Rome's trendiest chefs and diners are trash-talking garlic, contending it's time to replace the smelly bulb, and claiming it overpowers everything it touches, NPR reports. Once the only tool peasant farmers had to flavor their meager meals, garlic should give way to a subtle array of flavors available in an increasingly sophisticated Italy, they argue.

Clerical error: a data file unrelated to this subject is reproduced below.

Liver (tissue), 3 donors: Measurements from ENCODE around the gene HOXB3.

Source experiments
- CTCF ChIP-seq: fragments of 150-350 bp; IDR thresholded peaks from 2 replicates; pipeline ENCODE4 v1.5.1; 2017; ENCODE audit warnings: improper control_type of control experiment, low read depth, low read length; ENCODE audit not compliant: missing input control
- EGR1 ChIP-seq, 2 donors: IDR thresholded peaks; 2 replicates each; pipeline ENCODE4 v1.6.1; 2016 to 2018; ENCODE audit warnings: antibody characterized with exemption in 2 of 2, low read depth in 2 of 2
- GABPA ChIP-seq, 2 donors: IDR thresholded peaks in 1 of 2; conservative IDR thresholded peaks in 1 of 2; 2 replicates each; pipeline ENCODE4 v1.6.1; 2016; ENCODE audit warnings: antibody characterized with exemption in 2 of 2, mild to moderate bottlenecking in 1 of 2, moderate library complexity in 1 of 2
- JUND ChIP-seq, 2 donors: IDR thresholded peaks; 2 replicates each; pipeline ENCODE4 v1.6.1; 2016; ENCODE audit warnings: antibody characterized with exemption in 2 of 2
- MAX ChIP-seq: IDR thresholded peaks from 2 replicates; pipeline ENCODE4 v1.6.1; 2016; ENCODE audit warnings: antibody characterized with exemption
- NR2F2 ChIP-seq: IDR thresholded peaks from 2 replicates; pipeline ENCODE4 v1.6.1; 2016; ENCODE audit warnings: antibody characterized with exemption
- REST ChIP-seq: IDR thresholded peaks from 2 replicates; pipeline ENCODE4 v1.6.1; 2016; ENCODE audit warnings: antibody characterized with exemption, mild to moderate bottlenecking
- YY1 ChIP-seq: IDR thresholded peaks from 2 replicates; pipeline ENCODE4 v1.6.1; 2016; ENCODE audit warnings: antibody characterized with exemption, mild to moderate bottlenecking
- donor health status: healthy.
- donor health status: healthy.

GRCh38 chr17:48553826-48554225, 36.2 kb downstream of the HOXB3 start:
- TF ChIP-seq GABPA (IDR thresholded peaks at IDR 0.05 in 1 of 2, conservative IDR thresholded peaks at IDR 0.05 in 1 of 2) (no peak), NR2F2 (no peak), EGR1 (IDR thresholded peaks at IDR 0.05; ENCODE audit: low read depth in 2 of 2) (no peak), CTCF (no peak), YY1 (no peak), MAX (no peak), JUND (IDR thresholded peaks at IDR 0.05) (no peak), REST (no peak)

Garlic also carries "second-class" connotations for people who smell of the herb, said one restaurateur. Clearly, not everyone agrees in a nation that consumed 108 million pounds of garlic last year. "What are we supposed to eat, shallots?" demands a garlic vendor. "Will that make us more elegant? More French?"